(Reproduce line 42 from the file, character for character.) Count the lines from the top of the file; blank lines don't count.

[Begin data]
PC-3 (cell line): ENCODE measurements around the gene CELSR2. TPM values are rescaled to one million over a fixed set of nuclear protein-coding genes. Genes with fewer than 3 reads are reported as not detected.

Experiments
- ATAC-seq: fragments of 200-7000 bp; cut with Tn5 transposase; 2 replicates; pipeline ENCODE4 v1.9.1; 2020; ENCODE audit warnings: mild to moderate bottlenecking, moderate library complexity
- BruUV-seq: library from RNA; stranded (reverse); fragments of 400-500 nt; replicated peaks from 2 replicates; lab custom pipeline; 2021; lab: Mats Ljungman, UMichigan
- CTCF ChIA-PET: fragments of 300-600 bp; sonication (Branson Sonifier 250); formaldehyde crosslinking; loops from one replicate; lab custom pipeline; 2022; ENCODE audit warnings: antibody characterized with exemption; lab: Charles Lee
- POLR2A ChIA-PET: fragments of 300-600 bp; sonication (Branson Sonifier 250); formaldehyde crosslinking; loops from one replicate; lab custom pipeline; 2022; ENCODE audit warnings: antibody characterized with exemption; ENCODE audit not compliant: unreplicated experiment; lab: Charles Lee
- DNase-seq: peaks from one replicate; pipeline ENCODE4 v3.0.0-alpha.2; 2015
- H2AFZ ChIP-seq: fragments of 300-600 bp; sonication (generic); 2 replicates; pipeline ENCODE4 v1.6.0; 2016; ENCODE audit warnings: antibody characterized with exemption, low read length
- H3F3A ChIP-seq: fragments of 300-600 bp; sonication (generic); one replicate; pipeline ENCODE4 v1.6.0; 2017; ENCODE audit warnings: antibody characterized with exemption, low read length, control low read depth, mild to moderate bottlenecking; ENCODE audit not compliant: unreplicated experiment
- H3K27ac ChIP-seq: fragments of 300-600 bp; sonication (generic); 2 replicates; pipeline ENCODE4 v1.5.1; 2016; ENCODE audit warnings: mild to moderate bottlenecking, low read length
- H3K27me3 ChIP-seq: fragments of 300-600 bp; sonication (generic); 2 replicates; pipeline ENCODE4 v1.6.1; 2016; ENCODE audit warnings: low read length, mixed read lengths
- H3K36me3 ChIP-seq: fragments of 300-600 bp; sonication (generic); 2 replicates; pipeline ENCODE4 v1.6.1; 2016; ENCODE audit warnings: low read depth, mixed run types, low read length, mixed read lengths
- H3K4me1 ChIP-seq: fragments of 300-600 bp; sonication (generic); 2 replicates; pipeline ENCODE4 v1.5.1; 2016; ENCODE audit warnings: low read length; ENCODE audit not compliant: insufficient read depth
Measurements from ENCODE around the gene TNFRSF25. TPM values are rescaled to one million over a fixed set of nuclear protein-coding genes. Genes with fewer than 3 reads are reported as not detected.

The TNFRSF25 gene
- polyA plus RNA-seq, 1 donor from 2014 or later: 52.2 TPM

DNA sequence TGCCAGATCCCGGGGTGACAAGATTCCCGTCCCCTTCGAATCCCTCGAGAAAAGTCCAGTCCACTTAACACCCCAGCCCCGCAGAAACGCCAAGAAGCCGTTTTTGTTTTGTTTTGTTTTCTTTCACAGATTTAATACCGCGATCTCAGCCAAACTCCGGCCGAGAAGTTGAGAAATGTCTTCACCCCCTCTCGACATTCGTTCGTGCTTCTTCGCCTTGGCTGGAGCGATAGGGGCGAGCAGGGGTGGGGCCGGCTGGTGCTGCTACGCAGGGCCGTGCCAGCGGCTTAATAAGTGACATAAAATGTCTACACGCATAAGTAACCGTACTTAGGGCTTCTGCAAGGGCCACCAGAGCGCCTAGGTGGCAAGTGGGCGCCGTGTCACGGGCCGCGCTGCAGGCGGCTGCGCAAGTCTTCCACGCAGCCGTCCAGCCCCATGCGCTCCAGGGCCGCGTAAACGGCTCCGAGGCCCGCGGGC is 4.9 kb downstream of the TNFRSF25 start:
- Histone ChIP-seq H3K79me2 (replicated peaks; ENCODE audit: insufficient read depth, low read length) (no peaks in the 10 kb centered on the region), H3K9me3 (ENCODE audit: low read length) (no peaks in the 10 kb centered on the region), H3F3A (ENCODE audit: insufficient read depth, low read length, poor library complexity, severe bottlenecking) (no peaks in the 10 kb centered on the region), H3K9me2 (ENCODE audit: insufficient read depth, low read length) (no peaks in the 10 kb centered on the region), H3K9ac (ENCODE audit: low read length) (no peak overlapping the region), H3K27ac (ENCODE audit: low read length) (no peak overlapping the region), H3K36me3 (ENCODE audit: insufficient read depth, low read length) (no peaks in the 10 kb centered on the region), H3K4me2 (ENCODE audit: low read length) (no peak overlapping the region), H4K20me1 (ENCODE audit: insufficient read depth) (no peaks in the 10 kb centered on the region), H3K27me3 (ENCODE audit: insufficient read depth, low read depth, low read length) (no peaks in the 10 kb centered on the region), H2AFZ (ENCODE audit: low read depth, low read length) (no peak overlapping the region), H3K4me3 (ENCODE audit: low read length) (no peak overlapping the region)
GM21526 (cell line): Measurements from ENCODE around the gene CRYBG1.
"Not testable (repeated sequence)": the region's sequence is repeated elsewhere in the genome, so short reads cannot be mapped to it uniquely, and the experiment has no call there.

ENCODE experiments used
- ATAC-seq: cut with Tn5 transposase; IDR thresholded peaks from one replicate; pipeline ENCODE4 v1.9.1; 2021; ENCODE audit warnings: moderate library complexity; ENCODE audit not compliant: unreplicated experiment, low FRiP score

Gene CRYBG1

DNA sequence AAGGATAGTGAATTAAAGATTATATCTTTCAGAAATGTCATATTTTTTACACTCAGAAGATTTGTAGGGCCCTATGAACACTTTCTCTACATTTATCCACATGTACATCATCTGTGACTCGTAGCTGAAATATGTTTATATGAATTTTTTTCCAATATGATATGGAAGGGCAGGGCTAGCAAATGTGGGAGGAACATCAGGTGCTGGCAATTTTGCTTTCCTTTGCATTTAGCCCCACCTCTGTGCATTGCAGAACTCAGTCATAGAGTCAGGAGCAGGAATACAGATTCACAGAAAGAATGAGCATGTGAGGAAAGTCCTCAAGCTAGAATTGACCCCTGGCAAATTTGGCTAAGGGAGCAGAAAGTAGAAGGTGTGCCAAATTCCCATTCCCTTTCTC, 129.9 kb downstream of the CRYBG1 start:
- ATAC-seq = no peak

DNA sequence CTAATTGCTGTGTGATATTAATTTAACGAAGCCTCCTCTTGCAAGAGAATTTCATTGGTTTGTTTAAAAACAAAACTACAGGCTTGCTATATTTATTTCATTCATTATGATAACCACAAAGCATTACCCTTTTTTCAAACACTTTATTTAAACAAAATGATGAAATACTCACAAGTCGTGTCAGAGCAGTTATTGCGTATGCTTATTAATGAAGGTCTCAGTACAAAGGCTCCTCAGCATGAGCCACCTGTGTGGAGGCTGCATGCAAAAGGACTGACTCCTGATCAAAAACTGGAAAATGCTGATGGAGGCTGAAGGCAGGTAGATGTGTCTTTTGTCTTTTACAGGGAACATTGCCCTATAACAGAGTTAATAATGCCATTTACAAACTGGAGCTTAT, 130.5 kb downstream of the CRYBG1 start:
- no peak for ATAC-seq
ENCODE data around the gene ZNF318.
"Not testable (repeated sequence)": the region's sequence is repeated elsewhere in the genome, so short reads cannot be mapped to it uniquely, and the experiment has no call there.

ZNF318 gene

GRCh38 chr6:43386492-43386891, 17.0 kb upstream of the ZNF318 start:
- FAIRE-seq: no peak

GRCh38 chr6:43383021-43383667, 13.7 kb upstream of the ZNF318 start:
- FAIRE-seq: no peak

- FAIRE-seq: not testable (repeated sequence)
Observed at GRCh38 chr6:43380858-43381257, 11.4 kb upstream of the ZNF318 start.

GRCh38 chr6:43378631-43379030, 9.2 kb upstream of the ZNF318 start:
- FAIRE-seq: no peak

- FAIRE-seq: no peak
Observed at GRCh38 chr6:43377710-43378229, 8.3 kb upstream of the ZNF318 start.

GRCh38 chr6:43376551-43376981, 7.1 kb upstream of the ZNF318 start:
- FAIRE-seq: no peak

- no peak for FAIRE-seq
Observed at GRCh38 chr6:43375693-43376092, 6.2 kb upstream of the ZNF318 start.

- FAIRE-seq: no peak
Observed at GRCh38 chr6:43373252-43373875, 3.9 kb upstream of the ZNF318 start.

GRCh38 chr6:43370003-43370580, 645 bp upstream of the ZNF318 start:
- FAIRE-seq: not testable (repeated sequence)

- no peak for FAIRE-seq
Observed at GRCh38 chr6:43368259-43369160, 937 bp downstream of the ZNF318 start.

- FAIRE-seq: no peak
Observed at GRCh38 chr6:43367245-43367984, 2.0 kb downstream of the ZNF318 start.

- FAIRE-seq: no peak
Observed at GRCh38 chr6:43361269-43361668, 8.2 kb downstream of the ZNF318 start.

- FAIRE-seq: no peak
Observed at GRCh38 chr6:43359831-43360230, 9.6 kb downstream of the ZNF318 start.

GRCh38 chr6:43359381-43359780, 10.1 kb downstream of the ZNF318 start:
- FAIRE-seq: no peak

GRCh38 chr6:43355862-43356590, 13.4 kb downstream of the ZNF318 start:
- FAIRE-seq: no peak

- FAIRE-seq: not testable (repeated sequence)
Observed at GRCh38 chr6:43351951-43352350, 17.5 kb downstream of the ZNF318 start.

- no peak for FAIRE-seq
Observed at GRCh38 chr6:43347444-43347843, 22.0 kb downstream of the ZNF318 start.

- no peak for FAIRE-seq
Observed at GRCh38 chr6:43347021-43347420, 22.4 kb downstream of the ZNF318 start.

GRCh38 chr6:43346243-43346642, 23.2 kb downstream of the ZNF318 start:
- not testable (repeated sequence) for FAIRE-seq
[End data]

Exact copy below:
- FAIRE-seq: no peak